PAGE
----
Salvini ambush sparks Italy political crisis
Italy plunged into uncharted political waters Friday after Interior Minister Matteo Salvini pulled support for the government coalition and called for snap elections while parliament was on summer recess.
The heightened political tensions in the heavily-indebted country — the eurozone’s third-largest economy — rattled financial markets, where yields rose on Italian government bonds.
Prime Minister Giuseppe Conte, who has held several rounds of talks to try to ease the crisis in the 14-month-old government, angrily called on Salvini to justify his move.
Salvini has clashed frequently in recent weeks with his fellow Deputy Prime Minister Luigi di Maio of the anti-establishment Five Star Movement (M5S) over a range of policies.
He upped the pressure Thursday, saying there was no longer a majority to support a government and calling for new elections “quickly” — which could see Italy head to the polls from as early as October.
“Autumn coincides with key moments, like the budget law. Elections in that period are unprecedented,” Massimo Franco, editorialist for Italy’s biggest selling Corriere della Sera daily, told AFP.
Long-rumbling tensions between the coalition’s populist leaders have peaked in recent days, with a row over the financing of a multi-billion-euro high-speed train line between the Italian city of Turin and Lyon in neighbouring France.
The populist government is struggling to rein in its budget deficit and a mammoth debt mountain of more than 2.3 trillion euros.
On financial markets, the closely-watched spread between Italian 10-year government bonds and the benchmark German bond — which is a measure of the added risk perceived by investors to holding onto Italian debt — jumped to 241 basis points.
‘Voice for the people!’
The sudden political crisis caught many in Italy off guard, with both houses of parliament currently on recess for the holidays and not due back until September.
Salvini’s League said Friday it had tabled a motion of no-confidence against Conte in the Senate.
Under Senate rules, any such motion has to be addressed within 10 days, so no later than August 20.
If the motion passes there, Conte would have to present his resignation to Italy’s President Sergio Mattarella, who could start the countdown for elections to be held within 70 days.
Salvini said his members of parliament would be back at their desks on Monday.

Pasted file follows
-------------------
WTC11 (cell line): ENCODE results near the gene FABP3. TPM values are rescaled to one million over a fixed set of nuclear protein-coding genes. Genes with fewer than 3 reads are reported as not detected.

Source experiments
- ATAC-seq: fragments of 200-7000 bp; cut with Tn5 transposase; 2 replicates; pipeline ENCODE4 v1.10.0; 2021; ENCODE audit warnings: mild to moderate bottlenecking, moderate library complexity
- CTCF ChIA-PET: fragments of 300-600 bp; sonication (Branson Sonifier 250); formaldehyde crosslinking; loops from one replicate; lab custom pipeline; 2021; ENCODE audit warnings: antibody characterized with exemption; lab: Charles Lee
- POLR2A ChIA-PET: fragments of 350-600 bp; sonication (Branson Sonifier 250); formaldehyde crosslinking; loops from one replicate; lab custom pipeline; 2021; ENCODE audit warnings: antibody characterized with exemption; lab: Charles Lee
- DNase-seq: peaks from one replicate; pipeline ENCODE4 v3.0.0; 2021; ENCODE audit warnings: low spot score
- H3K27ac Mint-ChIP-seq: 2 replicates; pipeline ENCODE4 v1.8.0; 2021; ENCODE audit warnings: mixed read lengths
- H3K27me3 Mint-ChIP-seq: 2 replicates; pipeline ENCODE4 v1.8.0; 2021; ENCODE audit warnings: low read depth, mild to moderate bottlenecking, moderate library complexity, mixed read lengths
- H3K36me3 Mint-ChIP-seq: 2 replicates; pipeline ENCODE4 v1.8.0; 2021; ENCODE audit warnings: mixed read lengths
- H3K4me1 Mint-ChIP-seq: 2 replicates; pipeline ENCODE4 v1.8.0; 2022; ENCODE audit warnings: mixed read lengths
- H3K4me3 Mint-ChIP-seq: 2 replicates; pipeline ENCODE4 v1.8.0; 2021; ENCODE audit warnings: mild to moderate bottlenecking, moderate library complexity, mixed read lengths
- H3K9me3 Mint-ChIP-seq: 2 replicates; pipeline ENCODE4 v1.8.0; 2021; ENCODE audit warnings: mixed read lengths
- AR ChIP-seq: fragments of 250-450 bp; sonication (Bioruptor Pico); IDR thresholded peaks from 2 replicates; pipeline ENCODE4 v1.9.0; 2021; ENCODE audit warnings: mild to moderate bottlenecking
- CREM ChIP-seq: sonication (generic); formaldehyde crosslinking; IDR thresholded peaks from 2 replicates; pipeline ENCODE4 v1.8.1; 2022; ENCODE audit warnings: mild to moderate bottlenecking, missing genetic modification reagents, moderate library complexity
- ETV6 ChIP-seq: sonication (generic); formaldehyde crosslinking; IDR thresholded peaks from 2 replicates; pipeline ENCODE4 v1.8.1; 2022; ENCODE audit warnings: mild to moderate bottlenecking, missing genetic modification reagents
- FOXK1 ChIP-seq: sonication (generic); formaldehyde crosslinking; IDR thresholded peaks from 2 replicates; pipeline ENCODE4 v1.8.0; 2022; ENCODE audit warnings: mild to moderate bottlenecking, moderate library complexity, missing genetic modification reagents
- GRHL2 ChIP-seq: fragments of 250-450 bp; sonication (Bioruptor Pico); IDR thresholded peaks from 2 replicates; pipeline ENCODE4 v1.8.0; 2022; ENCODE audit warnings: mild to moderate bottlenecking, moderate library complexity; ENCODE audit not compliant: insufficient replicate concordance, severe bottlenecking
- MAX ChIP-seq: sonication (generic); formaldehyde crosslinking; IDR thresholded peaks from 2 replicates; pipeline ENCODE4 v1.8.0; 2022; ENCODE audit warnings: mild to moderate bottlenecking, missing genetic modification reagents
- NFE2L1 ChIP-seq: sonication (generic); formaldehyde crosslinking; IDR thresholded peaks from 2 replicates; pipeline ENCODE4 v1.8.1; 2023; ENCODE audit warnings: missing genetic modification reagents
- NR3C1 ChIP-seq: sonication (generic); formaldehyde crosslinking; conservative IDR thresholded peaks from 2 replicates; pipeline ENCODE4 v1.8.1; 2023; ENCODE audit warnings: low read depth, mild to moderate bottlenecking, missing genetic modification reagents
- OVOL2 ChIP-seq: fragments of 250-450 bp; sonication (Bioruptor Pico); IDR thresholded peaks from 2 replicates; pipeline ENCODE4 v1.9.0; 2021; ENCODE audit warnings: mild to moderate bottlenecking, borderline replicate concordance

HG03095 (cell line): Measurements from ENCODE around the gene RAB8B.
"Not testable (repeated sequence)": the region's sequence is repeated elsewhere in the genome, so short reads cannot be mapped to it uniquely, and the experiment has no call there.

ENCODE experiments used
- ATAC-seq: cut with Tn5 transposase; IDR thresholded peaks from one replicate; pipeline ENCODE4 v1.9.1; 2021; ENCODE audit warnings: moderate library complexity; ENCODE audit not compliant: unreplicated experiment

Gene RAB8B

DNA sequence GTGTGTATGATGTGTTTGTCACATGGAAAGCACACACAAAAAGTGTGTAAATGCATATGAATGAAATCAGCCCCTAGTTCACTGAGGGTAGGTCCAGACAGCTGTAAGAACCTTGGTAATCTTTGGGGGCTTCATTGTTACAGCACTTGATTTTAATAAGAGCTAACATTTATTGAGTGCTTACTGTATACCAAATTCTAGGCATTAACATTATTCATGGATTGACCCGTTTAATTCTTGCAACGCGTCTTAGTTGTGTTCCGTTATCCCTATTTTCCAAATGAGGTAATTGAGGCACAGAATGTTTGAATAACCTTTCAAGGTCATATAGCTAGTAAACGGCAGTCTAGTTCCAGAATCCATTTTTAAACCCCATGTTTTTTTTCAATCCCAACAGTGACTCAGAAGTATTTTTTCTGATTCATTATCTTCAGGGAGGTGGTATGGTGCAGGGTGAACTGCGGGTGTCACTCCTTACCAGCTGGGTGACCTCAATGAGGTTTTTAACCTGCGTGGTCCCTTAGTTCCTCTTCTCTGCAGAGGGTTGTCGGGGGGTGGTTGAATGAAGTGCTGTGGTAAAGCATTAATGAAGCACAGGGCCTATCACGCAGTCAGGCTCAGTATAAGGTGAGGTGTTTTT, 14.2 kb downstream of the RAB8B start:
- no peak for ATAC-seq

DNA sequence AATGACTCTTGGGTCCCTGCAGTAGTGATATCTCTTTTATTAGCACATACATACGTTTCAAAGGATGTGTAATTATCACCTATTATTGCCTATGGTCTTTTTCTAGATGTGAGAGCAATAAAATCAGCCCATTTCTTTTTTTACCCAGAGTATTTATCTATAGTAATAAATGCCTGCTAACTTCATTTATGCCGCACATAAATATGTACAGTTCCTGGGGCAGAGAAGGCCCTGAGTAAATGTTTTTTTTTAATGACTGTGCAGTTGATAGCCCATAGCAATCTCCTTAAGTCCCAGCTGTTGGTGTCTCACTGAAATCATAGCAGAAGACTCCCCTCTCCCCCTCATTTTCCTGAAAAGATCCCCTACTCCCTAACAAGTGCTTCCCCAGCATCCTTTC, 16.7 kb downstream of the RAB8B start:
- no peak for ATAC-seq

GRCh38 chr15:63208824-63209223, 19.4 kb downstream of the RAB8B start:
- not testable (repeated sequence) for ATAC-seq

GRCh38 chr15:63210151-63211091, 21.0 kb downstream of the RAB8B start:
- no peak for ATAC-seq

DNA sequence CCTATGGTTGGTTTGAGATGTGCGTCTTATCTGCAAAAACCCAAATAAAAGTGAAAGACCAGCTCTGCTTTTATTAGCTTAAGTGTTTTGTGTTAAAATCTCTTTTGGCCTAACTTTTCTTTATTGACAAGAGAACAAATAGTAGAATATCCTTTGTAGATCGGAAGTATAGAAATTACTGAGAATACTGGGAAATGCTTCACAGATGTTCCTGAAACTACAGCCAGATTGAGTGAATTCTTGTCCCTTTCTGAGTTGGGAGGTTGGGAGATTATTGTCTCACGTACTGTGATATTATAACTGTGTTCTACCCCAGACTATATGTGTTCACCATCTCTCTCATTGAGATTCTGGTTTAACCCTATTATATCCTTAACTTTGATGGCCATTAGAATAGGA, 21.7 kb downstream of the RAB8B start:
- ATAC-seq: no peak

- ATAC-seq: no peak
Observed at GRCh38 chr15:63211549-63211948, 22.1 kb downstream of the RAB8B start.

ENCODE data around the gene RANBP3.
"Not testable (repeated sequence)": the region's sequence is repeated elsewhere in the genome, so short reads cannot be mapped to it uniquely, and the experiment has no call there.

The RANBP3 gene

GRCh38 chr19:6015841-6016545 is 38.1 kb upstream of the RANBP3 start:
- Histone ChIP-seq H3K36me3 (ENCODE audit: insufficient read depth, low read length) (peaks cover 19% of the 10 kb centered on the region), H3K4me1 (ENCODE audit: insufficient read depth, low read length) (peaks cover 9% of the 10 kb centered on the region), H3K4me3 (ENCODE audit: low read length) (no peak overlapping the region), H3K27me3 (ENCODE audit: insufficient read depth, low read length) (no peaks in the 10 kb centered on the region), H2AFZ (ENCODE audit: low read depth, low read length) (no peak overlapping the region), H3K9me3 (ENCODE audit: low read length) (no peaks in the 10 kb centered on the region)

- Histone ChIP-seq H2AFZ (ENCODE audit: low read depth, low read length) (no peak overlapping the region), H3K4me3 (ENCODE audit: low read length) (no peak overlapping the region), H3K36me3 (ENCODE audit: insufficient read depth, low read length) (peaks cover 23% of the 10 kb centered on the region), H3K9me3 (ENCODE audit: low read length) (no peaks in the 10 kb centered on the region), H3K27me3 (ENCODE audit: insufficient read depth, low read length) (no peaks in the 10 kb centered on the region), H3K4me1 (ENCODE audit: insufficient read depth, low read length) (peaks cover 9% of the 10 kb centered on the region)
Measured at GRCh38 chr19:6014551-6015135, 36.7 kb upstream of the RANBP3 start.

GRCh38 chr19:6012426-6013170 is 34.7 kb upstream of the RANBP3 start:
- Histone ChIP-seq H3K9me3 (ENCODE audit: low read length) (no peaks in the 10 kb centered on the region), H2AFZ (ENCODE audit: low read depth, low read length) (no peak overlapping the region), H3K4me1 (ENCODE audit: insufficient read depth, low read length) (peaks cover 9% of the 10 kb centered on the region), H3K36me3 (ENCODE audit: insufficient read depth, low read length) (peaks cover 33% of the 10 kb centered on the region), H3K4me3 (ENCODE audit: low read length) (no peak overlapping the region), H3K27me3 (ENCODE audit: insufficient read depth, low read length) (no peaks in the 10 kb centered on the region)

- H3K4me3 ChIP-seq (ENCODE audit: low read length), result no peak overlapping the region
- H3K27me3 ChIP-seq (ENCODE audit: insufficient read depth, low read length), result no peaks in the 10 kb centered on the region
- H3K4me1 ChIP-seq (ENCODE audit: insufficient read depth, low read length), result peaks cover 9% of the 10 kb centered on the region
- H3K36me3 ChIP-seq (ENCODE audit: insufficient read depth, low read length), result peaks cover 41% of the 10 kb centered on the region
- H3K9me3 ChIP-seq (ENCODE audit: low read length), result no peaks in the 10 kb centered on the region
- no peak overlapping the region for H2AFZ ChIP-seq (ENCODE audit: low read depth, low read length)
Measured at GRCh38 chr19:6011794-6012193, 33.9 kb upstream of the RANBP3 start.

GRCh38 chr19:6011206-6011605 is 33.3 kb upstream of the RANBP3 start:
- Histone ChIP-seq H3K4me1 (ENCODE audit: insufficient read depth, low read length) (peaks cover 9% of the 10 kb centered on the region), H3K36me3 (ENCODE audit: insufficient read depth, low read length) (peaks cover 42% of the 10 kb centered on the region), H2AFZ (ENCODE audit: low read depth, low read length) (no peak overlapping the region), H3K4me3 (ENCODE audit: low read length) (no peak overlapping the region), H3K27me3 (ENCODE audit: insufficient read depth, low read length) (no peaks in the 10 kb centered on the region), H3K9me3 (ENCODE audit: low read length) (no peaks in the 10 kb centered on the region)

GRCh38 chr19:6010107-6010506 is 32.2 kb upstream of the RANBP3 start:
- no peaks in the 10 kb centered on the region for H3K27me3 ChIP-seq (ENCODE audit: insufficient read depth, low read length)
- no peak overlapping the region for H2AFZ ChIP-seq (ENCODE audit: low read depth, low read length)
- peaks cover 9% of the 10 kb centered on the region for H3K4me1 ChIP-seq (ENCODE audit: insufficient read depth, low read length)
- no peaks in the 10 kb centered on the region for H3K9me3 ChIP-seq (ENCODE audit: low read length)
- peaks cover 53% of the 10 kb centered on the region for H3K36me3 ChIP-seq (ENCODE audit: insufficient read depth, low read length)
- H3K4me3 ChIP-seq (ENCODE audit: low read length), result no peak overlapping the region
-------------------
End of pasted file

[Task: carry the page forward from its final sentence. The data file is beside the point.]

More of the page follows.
“Those who delay are just trying to save their seats in power,” he said on Twitter Friday.
“Give the people a voice immediately!” he added.
An early election would likely benefit Salvini, with opinion polls putting his League party ahead, leaving open the possibility that it could govern in alliance with another, smaller far-right party, Fratelli d’Italia (Brothers of Italy).
It reflects a change in fortune for Italy’s coalition partners since last year, when M5S took 32 percent of the vote at the general election, and the League 17 percent.
In the European elections in May this year, the League took the most votes in Italy with 34 percent against 17 percent for M5S.
Di Maio said his M5S party “is ready” to return to the polls.
Mattarella has the sole power to dissolve parliament.
He insists there must be a government in place to finalise the budget, a first draft of which has to be submitted to EU authorities by the end of September.
To that end, he could name a government of technocrats and push elections back to February or March, although this would be unpopular with Italians.
Salvini, in earlier talks with Conte, set conditions for staying in the coalition — including the resignation of the transport, defence and economy ministers, who have resisted his projects and policies, Italian media reported.
“This government has been over for a while,” political analyst Stefano Folli told AFP.
“In a few months’ time we’ll have a right-wing government, for the left is weak and the M5S is in crisis.”
The left vowed not to roll over, with former prime minister Paolo Gentiloni tweeting that Salvini was “asking for full powers to take us out of Europe. It will not happen”.
Federico Santi, a senior Europe analyst with Eurasia Group, said a League-Brothers government would “have a more explicitly pro-business outlook, but an even more virulently nationalist and eurosceptic orientation” than the present one.
Capital Economics said it suspected a new right-wing coalition “would be even more likely to clash with the EU”, though it noted the “silver lining is that the government might be less likely to question Italy’s membership of the euro-zone”.
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